Because of Eve (1948): Sally and Bob have been married for about a year, so naturally the social order demands they procreate. When our gal Sal feels the morning need to upchuck her Special-K, she and hubby run to kindly Dr. Revealasecret, who recalls the first time the couple came to visit his all-inclusive medical practice. Back then, our happy couple was merely looking to get a simple blood test to consummate their impending marriage. But the illuminating MD congratulates Sally for getting her childbearing brooder back in shape after the birth of her first, bastard baby. He then blurts out at Bob that, unlike the bill for this in-office visit, he can forget all about that bad case of chapped hips he had a while back. The mutual moralizing shock that, at one time, each had wandered wantonly down the path of premarital partying without inviting the other, nixes the upcoming nuptials. But our bomb-dropping Doc has a way to save the ceremony. After long confessions of the soul, it turns out the same guy who knocked up Sally saved Bob's life in WWII. This coincidental comrade threw his fertile loins on a live grenade. Common bond established, our medical mensch tops off this round of revelations with a triple feature of grotesque graphic V.D. and baby birthing films. The biological superiority of America is preserved.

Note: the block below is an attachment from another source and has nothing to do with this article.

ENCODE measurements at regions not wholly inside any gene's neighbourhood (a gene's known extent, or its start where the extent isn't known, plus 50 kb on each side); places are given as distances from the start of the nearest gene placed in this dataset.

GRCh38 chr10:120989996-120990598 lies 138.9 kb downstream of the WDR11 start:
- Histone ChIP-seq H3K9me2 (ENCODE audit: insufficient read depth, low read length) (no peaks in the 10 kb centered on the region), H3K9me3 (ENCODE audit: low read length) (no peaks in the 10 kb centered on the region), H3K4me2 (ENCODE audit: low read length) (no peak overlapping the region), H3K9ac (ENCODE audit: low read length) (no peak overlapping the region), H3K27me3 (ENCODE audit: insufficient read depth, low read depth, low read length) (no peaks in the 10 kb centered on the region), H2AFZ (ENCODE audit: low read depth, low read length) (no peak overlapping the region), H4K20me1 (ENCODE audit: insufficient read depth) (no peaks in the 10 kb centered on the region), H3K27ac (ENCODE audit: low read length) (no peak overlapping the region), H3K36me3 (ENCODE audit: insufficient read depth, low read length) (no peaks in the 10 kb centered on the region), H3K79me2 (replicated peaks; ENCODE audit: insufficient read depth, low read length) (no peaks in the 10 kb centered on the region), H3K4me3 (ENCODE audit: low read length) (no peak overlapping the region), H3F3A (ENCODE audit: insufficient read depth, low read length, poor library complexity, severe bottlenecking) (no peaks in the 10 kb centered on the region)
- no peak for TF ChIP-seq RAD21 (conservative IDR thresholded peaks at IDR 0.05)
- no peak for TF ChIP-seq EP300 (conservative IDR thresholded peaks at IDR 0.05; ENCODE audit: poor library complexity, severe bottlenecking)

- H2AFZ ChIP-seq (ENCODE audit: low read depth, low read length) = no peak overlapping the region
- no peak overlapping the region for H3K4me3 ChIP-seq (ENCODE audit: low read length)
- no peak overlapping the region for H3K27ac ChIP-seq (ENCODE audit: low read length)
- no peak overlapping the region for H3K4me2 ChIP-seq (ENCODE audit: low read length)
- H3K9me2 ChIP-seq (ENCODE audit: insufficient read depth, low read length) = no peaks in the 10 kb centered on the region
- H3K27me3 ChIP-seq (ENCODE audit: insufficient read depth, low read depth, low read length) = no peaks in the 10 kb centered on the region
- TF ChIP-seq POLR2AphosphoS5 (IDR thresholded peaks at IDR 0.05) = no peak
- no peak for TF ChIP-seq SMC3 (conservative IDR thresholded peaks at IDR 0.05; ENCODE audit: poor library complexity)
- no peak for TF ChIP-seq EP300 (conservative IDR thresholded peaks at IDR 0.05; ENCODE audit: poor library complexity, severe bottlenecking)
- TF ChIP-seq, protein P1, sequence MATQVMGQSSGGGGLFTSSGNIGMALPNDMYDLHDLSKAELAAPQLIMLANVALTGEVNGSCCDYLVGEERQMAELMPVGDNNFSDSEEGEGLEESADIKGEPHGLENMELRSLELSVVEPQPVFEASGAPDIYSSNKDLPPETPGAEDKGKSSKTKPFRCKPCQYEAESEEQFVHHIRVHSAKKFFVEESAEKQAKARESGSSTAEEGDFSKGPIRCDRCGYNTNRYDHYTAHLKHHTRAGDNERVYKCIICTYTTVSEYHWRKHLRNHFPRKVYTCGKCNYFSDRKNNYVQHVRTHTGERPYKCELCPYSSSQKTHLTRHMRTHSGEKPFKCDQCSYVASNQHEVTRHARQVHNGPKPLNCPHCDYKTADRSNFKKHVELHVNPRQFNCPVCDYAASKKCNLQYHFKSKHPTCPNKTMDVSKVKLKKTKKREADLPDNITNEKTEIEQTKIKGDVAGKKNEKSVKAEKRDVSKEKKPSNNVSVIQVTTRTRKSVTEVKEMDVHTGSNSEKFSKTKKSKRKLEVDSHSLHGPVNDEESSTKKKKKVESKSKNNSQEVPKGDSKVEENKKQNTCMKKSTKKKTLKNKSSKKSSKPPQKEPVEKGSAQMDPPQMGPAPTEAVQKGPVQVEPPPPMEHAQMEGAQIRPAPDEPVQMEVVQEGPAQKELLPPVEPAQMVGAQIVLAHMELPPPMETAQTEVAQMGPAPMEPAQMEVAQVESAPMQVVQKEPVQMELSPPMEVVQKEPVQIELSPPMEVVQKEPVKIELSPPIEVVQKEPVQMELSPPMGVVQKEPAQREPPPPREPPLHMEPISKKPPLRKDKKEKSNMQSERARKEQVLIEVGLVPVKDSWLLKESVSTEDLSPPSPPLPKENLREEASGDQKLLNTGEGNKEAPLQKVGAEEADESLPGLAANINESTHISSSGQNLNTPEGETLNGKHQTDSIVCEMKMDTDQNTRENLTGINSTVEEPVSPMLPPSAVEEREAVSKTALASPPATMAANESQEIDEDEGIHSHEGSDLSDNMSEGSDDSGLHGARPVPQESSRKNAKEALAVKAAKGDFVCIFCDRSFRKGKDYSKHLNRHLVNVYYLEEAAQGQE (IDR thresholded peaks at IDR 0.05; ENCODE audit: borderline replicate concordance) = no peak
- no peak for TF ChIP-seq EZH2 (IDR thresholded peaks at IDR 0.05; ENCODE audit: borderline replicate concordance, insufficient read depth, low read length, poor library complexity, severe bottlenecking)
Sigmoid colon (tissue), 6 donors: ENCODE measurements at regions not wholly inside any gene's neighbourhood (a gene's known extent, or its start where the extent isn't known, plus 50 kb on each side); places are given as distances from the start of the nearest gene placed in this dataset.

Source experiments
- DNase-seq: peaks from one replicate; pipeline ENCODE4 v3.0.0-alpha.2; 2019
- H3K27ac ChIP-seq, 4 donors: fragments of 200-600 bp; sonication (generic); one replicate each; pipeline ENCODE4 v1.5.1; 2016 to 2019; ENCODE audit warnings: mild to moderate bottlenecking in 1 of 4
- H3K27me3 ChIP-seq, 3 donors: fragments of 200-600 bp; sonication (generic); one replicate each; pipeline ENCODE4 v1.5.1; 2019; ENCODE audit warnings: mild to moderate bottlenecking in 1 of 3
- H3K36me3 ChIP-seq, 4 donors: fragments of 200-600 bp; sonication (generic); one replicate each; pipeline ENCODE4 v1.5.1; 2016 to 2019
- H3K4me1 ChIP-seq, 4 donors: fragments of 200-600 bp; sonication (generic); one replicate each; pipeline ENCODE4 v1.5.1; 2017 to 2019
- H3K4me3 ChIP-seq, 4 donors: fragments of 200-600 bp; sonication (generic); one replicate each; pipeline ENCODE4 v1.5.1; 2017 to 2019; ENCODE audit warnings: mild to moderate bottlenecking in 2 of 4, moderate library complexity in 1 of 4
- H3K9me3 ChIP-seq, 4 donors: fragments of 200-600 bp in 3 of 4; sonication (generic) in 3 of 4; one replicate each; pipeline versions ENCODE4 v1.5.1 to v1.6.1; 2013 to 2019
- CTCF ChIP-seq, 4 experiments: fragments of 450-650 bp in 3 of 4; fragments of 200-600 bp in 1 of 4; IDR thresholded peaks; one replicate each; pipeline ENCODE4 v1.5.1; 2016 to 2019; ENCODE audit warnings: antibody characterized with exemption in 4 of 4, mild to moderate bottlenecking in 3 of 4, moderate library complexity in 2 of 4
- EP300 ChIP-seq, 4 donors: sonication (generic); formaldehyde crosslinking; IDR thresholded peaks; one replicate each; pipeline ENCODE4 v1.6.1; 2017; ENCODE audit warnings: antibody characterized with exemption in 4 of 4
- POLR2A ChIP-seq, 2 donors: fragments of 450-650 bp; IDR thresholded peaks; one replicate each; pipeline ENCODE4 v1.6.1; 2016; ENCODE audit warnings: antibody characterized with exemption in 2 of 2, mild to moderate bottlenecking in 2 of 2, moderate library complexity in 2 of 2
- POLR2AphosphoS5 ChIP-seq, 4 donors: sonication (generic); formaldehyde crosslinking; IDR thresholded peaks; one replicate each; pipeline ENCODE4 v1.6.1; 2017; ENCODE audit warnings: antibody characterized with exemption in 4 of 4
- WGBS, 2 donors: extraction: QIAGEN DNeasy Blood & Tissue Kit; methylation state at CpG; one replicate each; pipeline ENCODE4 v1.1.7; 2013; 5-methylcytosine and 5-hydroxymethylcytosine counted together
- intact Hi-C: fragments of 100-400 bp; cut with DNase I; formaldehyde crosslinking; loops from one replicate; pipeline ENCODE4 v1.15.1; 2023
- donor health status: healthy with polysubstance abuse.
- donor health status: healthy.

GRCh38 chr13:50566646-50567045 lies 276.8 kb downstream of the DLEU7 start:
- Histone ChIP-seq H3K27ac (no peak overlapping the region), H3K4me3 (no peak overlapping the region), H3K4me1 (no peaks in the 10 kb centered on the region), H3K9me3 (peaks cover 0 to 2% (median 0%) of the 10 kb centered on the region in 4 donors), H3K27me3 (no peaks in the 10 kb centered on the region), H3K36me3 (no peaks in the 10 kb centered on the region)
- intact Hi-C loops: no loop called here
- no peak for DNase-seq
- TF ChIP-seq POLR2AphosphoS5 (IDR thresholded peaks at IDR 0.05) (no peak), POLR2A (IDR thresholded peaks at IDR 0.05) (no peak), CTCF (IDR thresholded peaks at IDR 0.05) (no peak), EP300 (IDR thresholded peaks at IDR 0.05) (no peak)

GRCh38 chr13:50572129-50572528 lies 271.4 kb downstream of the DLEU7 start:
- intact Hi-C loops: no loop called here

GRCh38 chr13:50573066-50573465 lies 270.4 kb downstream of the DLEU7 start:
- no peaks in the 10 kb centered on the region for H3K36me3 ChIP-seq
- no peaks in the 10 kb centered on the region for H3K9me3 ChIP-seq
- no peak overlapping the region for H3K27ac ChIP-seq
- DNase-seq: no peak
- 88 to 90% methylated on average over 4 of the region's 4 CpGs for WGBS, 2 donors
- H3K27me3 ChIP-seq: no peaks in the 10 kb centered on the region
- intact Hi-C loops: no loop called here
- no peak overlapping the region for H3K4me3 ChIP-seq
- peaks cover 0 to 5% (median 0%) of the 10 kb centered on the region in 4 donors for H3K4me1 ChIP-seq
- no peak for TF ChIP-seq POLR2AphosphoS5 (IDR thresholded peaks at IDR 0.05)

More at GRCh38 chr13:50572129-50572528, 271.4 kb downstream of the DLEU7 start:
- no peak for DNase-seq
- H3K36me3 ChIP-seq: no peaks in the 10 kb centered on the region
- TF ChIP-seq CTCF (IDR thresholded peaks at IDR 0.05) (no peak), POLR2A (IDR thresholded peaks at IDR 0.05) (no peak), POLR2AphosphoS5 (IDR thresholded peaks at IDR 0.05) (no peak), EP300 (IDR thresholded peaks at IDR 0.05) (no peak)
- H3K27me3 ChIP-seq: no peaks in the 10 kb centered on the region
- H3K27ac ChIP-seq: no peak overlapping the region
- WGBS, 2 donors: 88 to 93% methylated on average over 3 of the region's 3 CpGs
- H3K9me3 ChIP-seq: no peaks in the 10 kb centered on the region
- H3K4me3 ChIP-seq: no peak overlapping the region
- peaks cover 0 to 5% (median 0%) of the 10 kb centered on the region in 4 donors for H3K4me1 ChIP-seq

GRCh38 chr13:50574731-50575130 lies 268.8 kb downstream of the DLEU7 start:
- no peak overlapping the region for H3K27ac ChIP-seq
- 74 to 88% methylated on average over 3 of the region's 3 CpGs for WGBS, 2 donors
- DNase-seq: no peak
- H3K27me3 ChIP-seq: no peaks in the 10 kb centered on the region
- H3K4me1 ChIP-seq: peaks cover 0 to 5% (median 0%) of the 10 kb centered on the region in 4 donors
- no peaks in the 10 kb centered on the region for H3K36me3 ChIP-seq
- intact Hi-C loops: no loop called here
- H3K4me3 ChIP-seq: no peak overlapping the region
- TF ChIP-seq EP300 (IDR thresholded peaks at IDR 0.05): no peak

The second DVD, which offers the movies Damaged Goods and The Hard Road, focuses mainly on the "social" disease side of sin and sluttishness, with a sampling of drug addiction horrors thrown in to cover all the illegal good time bases.
Damaged Goods (1961): Future female Fanny Farmer of America Judy just loves the dickens out of her surfing, mechanically minded hunky meat Jim. Their pre-Pomp and Circumstance days are spent making cow eyes at each other, cruising the boulevards, and longing for the day when they can express their love physically. But when new girl in town, the dark and moody Kathy, shows up a few days before commencements, Jude's suddenly got competition for Jim's jollies. Still, everything seems to be going just swell for our teenage lovebirds. That is, until Judy heads out of town for the weekend and Jim slinks over to the seedy side of town to taste the pollen of the local B-girls. Several "Coolie Cups," one non-healing sore and a weenie roast confession later and Jim is dumped by Judy, humped by Kathy and is visiting his track coach to ask about the facts of life. A trip to the clinic confirms the bad news: Jim's got genital rabies. And worse, he has to watch an educational film about just how funky his case of love lumps can get.